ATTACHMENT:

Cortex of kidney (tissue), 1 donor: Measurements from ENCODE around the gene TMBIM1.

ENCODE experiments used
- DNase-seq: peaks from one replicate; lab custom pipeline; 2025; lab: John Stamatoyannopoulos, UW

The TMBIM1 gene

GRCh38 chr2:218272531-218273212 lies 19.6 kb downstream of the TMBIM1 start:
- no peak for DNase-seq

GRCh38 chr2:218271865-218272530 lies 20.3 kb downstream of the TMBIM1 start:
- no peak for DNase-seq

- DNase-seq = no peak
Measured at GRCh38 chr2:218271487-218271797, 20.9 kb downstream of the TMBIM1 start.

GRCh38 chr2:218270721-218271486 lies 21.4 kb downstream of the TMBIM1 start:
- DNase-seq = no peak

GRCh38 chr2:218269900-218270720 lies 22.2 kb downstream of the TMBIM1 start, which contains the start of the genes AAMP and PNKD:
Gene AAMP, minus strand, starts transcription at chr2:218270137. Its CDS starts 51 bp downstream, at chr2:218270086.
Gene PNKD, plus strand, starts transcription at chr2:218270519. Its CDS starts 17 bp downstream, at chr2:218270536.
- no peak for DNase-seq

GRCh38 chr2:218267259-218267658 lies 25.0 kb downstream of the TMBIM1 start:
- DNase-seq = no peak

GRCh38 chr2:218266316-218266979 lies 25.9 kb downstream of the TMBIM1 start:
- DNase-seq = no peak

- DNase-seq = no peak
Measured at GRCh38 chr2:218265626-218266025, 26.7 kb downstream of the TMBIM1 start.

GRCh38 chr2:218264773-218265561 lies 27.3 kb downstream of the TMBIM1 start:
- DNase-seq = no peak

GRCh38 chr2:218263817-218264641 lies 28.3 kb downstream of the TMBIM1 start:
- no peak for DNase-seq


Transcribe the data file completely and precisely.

Cortex of kidney (tissue), 1 donor: Measurements from ENCODE around the gene TMBIM1.

ENCODE experiments used
- DNase-seq: peaks from one replicate; lab custom pipeline; 2025; lab: John Stamatoyannopoulos, UW

The TMBIM1 gene

GRCh38 chr2:218272531-218273212 lies 19.6 kb downstream of the TMBIM1 start:
- no peak for DNase-seq

GRCh38 chr2:218271865-218272530 lies 20.3 kb downstream of the TMBIM1 start:
- no peak for DNase-seq

- DNase-seq = no peak
Measured at GRCh38 chr2:218271487-218271797, 20.9 kb downstream of the TMBIM1 start.

GRCh38 chr2:218270721-218271486 lies 21.4 kb downstream of the TMBIM1 start:
- DNase-seq = no peak

GRCh38 chr2:218269900-218270720 lies 22.2 kb downstream of the TMBIM1 start, which contains the start of the genes AAMP and PNKD:
Gene AAMP, minus strand, starts transcription at chr2:218270137. Its CDS starts 51 bp downstream, at chr2:218270086.
Gene PNKD, plus strand, starts transcription at chr2:218270519. Its CDS starts 17 bp downstream, at chr2:218270536.
- no peak for DNase-seq

GRCh38 chr2:218267259-218267658 lies 25.0 kb downstream of the TMBIM1 start:
- DNase-seq = no peak

GRCh38 chr2:218266316-218266979 lies 25.9 kb downstream of the TMBIM1 start:
- DNase-seq = no peak

- DNase-seq = no peak
Measured at GRCh38 chr2:218265626-218266025, 26.7 kb downstream of the TMBIM1 start.

GRCh38 chr2:218264773-218265561 lies 27.3 kb downstream of the TMBIM1 start:
- DNase-seq = no peak

GRCh38 chr2:218263817-218264641 lies 28.3 kb downstream of the TMBIM1 start:
- no peak for DNase-seq